Love. It’s just damn good business.
I know this to be true. I also understand a broader reality: Many leaders don’t buy it.
Even if they agree in spirit, they reject the idea in practice. They think it is idealistic, naive, and impractical. So they don’t spend much time cultivating love at work.
Where do they focus? Technology.
A recent study by Korn Ferry found that 63 percent of the 800 leaders they interviewed said technology will be their firm’s greatest source of competitive advantage within five years. And 67 percent said technology will create greater value in the future than people.
These are leaders of multi-million dollar global organizations, by the way.
Are they wrong? Well, not entirely. Technology is important.
But they still need to cultivate love. In fact, I’d argue keeping ahead of the technology game is merely table stakes. Love is the real competitive advantage.
Love–when done right–builds great brands, creates customer loyalty, and increases employee productivity and retention.
What is love? (Baby, don’t hurt me)
Love is not touchy-feely California hoo-ha crap. It’s not organizations where everyone is happy all the time… where people walk around with big, goofy grins on their faces… where no one ever argues… where everybody does whatever they want whenever they please… where every so often you stop all the action and have a group hug in the breakroom.
So what is it? What does it look like when it’s a competitive advantage?
Here is a simple formula for creating a high-performance culture that people love working in:
Kindness + High Standards = Love at Work.
Company cultures rooted in love demonstrate mutual care and concern for one another’s hopes, needs, dreams, and aspirations. They treat each other with the dignity and respect that is cited on virtually every values statement in every company from every part of the globe.
When people treat each other with kindness, they are more helpful and thus more productive. And kindness generates these same feelings for customers and clients–it cultivates an organization that cares for the people it serves.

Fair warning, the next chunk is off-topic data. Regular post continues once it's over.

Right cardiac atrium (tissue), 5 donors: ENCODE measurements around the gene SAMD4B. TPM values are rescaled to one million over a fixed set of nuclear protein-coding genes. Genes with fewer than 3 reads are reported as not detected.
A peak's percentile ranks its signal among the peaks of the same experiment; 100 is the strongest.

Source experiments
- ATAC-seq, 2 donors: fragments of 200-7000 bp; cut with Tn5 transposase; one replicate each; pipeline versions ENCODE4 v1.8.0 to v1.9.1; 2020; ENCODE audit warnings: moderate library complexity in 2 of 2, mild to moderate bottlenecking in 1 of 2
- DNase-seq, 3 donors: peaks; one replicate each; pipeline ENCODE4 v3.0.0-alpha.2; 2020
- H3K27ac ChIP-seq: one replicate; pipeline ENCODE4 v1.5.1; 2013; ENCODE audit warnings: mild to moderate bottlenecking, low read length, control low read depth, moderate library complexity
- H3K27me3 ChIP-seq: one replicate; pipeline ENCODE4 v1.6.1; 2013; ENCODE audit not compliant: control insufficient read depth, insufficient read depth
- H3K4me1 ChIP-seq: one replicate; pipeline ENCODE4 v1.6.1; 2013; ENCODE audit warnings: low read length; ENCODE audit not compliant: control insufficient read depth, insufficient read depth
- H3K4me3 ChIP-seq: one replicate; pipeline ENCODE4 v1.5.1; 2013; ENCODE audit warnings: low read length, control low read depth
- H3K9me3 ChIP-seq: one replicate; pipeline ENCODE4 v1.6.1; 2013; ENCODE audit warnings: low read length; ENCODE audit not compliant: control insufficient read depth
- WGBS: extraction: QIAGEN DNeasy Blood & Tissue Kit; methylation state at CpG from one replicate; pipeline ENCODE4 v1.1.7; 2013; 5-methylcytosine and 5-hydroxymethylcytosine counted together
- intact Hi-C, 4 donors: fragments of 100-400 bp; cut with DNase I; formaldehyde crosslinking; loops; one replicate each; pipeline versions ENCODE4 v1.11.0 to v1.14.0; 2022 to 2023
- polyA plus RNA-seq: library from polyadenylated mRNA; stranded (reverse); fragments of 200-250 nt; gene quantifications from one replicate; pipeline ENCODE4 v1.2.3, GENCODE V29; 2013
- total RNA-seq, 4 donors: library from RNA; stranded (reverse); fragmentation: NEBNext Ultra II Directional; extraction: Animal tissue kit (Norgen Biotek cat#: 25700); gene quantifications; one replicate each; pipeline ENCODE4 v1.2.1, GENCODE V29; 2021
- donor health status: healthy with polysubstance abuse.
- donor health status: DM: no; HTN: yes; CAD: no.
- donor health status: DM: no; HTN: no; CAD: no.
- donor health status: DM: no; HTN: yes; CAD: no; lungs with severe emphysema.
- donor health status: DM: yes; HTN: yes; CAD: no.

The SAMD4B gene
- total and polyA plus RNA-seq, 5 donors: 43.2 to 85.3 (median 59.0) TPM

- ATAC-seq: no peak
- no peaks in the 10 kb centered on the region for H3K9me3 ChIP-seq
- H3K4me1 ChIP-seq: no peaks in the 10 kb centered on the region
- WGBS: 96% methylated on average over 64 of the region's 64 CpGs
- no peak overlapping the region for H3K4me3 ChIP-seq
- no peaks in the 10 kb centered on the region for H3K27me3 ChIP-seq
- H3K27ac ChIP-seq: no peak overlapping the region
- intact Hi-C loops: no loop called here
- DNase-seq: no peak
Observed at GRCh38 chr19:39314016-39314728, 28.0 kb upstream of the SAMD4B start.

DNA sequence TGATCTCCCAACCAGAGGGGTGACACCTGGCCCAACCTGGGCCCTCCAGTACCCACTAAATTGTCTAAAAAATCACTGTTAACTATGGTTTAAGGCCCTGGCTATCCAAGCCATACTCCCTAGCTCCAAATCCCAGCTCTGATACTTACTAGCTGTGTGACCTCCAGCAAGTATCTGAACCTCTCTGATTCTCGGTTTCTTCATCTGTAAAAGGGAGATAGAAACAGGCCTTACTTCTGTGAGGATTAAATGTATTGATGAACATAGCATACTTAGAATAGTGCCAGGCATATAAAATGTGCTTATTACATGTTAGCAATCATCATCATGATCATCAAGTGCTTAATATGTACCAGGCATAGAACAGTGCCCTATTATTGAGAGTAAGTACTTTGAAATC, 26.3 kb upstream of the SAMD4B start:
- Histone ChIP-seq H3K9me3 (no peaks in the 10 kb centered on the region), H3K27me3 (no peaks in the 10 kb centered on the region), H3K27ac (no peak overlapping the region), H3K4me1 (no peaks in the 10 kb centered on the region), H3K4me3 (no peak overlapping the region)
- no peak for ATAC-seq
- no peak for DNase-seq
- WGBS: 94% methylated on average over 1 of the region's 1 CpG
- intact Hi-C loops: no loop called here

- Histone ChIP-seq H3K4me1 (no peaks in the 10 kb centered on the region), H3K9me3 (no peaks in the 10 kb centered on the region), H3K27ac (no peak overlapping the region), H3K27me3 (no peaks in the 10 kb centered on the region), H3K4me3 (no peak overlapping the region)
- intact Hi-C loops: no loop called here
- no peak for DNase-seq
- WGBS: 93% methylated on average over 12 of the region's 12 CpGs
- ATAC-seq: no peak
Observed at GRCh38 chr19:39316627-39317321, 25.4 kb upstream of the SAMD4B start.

Keep your standards high
Kindness, however, is just one part of the equation. As I often tell clients, sometimes love for the health of the company and love for the individual employees smack right up against each other. Sometimes love is tough. That’s because real love is driven by a commitment to excellence.
High standards create a vision people can believe in and support – a vision they can love. That love generates a commitment to excellence in the products and services they create, in the ways they create them, and in the manner in which they treat each other. And they set standards for accountability driven by love and executed with kindness.
Think about it: When you love someone or something, you want what’s best for them or it. You don’t settle for mediocre. You strive for excellence. That means you will have to make tough decisions and have some tough conversations.
Under Armour–which has gone from start-up to a competitive player in the ultra-tough sports apparel business in just 10 years–is an example of this formula in action. It ranked No. 17 this year on LinkedIn’s “Top Attractors” list of places in the U.S. where people most want to work.
Why? Founder Kevin Plank says it’s all about a culture with high standards driven by the kindness of love.
“I firmly believe that people don’t work for companies, they work for people,” Plank told business journalist Suzy Welch. “Our people are on fire. We’re winning, and they’re feeling loved and cared for, and they’re loving and caring for each other.”
Winning comes from high standards. When combined with kindness, you get the type of love that is damn good business.[This post was originally published on my weekly column at Inc.com]